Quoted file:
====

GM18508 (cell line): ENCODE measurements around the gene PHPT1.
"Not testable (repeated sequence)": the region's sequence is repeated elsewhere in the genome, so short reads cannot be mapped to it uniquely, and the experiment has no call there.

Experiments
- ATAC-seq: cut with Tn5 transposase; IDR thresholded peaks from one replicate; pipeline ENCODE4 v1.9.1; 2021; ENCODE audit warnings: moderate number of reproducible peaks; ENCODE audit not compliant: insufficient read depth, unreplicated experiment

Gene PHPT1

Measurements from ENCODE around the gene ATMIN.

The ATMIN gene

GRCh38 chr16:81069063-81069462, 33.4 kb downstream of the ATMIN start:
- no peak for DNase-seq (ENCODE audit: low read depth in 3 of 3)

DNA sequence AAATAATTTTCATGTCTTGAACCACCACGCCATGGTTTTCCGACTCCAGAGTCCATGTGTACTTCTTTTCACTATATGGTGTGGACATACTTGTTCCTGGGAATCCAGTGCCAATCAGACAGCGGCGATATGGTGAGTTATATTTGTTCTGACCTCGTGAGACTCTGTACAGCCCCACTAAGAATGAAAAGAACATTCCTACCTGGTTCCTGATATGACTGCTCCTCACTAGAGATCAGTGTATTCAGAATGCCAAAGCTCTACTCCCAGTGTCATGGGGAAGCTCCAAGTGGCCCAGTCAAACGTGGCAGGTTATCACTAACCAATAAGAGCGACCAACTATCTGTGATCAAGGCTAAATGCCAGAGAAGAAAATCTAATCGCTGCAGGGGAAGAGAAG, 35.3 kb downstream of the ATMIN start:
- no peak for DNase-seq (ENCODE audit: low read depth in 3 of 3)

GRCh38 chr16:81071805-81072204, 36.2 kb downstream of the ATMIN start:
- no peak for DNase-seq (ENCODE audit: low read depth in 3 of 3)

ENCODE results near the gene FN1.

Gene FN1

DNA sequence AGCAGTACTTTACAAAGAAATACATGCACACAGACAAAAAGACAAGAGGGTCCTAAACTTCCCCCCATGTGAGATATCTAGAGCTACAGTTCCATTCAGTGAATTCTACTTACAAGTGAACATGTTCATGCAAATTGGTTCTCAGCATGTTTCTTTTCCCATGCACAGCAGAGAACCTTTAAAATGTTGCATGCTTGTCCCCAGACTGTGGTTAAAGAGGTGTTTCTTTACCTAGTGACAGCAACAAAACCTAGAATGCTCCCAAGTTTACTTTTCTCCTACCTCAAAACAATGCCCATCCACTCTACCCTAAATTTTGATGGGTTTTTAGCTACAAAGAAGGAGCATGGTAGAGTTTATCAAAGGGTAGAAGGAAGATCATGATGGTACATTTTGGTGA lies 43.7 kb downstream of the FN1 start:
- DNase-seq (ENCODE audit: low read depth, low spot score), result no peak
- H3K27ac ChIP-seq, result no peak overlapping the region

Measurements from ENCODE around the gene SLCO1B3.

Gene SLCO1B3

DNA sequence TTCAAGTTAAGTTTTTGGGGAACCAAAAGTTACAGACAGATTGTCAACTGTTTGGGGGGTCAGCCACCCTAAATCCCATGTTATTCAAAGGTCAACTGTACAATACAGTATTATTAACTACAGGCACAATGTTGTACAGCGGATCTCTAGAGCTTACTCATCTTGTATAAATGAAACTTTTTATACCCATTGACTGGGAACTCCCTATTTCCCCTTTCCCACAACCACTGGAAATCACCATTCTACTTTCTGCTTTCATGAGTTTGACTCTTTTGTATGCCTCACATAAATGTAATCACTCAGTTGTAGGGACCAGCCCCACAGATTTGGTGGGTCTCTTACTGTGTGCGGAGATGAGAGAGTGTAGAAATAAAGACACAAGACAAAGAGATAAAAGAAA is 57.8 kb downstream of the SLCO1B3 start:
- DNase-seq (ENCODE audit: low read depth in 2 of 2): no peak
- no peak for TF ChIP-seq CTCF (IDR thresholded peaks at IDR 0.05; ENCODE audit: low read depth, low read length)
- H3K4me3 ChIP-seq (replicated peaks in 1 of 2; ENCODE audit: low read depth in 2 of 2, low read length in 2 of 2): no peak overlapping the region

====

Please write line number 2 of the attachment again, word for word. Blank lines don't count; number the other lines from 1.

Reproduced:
"Not testable (repeated sequence)": the region's sequence is repeated elsewhere in the genome, so short reads cannot be mapped to it uniquely, and the experiment has no call there.